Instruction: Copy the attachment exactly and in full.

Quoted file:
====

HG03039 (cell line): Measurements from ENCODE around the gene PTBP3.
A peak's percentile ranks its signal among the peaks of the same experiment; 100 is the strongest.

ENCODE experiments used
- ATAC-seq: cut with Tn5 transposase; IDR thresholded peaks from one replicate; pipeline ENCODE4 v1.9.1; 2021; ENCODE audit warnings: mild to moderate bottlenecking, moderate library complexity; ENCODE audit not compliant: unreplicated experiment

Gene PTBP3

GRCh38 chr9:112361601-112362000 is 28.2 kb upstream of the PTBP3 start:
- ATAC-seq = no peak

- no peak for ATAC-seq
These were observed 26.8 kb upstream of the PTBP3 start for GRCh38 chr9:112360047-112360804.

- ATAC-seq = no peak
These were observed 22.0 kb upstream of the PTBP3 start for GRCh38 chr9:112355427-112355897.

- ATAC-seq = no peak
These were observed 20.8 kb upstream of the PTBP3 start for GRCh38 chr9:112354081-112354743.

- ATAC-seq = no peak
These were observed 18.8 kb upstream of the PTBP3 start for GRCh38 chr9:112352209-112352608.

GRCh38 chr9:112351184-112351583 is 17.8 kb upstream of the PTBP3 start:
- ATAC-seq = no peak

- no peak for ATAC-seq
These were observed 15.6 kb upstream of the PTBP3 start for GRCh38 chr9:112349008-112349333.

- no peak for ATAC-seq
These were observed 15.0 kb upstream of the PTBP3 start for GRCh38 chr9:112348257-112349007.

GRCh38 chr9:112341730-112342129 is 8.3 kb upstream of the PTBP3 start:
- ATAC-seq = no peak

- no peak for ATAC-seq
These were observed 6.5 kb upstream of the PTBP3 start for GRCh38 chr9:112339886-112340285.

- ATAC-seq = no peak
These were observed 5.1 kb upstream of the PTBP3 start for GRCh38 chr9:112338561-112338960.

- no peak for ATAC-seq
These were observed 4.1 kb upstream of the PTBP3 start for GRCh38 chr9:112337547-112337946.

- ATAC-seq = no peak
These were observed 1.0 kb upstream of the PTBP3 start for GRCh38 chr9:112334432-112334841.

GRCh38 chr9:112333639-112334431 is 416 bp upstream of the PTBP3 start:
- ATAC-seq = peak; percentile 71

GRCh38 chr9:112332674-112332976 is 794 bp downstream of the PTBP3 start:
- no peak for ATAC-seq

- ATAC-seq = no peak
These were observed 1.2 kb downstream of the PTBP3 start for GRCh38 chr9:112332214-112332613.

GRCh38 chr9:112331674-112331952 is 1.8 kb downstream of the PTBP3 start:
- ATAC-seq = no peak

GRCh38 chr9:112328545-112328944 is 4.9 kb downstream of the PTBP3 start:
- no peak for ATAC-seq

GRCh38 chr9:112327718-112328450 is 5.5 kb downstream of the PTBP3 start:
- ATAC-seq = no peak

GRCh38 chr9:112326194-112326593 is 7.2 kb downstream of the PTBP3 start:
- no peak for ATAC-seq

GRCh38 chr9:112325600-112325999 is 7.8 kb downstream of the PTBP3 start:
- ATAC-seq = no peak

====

HG03039 (cell line): Measurements from ENCODE around the gene PTBP3.
A peak's percentile ranks its signal among the peaks of the same experiment; 100 is the strongest.

ENCODE experiments used
- ATAC-seq: cut with Tn5 transposase; IDR thresholded peaks from one replicate; pipeline ENCODE4 v1.9.1; 2021; ENCODE audit warnings: mild to moderate bottlenecking, moderate library complexity; ENCODE audit not compliant: unreplicated experiment

Gene PTBP3

GRCh38 chr9:112361601-112362000 is 28.2 kb upstream of the PTBP3 start:
- ATAC-seq = no peak

- no peak for ATAC-seq
These were observed 26.8 kb upstream of the PTBP3 start for GRCh38 chr9:112360047-112360804.

- ATAC-seq = no peak
These were observed 22.0 kb upstream of the PTBP3 start for GRCh38 chr9:112355427-112355897.

- ATAC-seq = no peak
These were observed 20.8 kb upstream of the PTBP3 start for GRCh38 chr9:112354081-112354743.

- ATAC-seq = no peak
These were observed 18.8 kb upstream of the PTBP3 start for GRCh38 chr9:112352209-112352608.

GRCh38 chr9:112351184-112351583 is 17.8 kb upstream of the PTBP3 start:
- ATAC-seq = no peak

- no peak for ATAC-seq
These were observed 15.6 kb upstream of the PTBP3 start for GRCh38 chr9:112349008-112349333.

- no peak for ATAC-seq
These were observed 15.0 kb upstream of the PTBP3 start for GRCh38 chr9:112348257-112349007.

GRCh38 chr9:112341730-112342129 is 8.3 kb upstream of the PTBP3 start:
- ATAC-seq = no peak

- no peak for ATAC-seq
These were observed 6.5 kb upstream of the PTBP3 start for GRCh38 chr9:112339886-112340285.

- ATAC-seq = no peak
These were observed 5.1 kb upstream of the PTBP3 start for GRCh38 chr9:112338561-112338960.

- no peak for ATAC-seq
These were observed 4.1 kb upstream of the PTBP3 start for GRCh38 chr9:112337547-112337946.

- ATAC-seq = no peak
These were observed 1.0 kb upstream of the PTBP3 start for GRCh38 chr9:112334432-112334841.

GRCh38 chr9:112333639-112334431 is 416 bp upstream of the PTBP3 start:
- ATAC-seq = peak; percentile 71

GRCh38 chr9:112332674-112332976 is 794 bp downstream of the PTBP3 start:
- no peak for ATAC-seq

- ATAC-seq = no peak
These were observed 1.2 kb downstream of the PTBP3 start for GRCh38 chr9:112332214-112332613.

GRCh38 chr9:112331674-112331952 is 1.8 kb downstream of the PTBP3 start:
- ATAC-seq = no peak

GRCh38 chr9:112328545-112328944 is 4.9 kb downstream of the PTBP3 start:
- no peak for ATAC-seq

GRCh38 chr9:112327718-112328450 is 5.5 kb downstream of the PTBP3 start:
- ATAC-seq = no peak

GRCh38 chr9:112326194-112326593 is 7.2 kb downstream of the PTBP3 start:
- no peak for ATAC-seq

GRCh38 chr9:112325600-112325999 is 7.8 kb downstream of the PTBP3 start:
- ATAC-seq = no peak